So the federal government is requiring restaurants to display the calorie count of food items on their menus.
This applies to chain restaurants, grocery store take-out counters, convenience stores, theaters, amusement parks and vending machines with 20 or more locations.
The idea is that folks might think twice about what they eat if what they eat might help get them to twice their size.
Great timing on the governmentís part. They couldnít mention this in the summer when we wear less clothes and weíre self conscious about our weight? No, they talk up calories and make us feel guilty as weíre about to gorge ourselves during this most American holiday tradition: over-eating.
In the past, I would have supported such a move.
Iím constantly counting calories, so I canít think of a better way to keep folks healthy and happy then to have them watch what they eat.
Then I went to Rome.
Beautiful city. Beautiful people. It was amidst the historic ruins and the well-coiffed folks that I found the elixir of life.
We Americans have this health thing all wrong. You want to stay fit, look good and feel fine? And not worry about counting calories. Ready?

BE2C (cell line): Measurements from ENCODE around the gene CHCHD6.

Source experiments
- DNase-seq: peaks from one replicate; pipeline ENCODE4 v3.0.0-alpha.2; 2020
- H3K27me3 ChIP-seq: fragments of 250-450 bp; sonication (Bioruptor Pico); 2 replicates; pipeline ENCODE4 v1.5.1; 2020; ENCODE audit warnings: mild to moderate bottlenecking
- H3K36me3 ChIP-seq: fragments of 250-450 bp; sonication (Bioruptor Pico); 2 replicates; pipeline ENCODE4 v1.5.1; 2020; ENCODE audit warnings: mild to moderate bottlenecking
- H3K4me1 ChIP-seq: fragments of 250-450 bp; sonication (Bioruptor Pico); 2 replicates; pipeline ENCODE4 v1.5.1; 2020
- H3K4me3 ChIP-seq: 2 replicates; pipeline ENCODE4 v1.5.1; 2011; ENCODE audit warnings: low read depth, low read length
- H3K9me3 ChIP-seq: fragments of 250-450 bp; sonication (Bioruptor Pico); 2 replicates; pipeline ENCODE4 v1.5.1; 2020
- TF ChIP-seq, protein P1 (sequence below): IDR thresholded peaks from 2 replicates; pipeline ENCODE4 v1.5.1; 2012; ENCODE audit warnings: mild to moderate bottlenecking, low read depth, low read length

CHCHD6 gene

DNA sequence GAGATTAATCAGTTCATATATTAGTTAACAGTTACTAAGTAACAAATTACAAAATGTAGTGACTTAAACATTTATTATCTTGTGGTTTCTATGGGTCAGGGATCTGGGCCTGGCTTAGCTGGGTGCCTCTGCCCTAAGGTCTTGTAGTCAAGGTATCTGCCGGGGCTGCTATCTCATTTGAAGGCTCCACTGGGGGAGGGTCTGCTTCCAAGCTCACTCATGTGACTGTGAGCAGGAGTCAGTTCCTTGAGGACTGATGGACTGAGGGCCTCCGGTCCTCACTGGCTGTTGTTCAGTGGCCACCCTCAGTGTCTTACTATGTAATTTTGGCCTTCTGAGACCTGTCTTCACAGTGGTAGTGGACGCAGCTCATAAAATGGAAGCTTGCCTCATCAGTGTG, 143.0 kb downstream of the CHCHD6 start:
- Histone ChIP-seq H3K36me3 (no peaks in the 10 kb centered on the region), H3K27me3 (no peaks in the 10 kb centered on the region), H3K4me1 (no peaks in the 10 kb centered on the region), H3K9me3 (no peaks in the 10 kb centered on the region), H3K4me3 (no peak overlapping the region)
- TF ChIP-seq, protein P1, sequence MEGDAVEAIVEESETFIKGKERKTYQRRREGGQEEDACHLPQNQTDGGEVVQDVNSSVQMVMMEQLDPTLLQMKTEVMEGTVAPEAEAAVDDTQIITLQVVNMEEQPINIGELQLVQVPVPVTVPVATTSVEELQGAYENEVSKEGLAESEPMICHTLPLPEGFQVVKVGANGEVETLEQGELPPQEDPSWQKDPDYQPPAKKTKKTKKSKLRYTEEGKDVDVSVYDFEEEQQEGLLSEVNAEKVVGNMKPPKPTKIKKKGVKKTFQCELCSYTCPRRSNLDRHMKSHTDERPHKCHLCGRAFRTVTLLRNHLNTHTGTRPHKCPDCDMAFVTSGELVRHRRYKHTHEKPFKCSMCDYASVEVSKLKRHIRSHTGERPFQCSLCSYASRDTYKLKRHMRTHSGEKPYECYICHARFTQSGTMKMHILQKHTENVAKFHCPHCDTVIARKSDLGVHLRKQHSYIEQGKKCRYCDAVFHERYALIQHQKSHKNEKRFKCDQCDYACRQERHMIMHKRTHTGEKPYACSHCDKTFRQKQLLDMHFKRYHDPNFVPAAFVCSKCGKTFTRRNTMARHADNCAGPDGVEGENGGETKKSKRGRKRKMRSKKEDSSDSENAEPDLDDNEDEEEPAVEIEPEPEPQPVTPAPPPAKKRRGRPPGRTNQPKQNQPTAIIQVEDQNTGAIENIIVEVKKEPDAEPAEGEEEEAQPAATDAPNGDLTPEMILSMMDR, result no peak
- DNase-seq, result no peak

Eat pasta. Drink wine. Smoke.
Yep, the elixir of life.
Donít tell me. You eat Italian food all the time, right? Cheese-laden pepperoni pizza, fettuccine Alfredo and lasagna piled so thick and high you need a McCulloch to cut through it. Before that, Italian bread and salad soaked in Italian dressing.
Italians wouldnít be caught dead eating that stuff. Thatís because theyíd be dead if thatís how they ate. They eat pasta. And fish, chicken and fresh vegetables. But itís less about what and more about how much less of what they put on their plates. They donít diet because they eat healthy. We stuff our faces with fast, processed foods.
Italians arenít concerned with calories because they stop eating when theyíre full. When Americans are full, we go for seconds. And then dessert.
Italians eat late but donít rush. Waiter brings food, then leaves them alone. Folks talk, smoke and drink. They relax, and it shows.
We wait an hour here for a table and then want to get out in 20 minutes. Most of our meal is spent wondering why the waiter isnít asking us if we want something else ó instead of enjoying what we have.
On to drinking.
No super-sized, sugar-filled carbonated soft drinks by the gallon. Italians drink mineral water or red wine, which most medical studies found has antioxidants that can help prevent heart disease.
The smoking did bother me. I saw a guy knock off half a pack while waiting for my appetizer. Just over 24 percent of people in Italy smoke at least one cigarette a day, compared to 17 percent who smoke in the U.S.
Smoking kills ó but so does eating. Eight percent in Italy are obese, compared to more than 30 percent in the U.S. Obesity is tied to an increased risk of morbidity and mortality. Donít count calories. When in America, do as the Romans do.
Eat pasta. Drink wine. Smoke.
Barry Lewis is executive editor for the Times Herald-Record. You can contact him at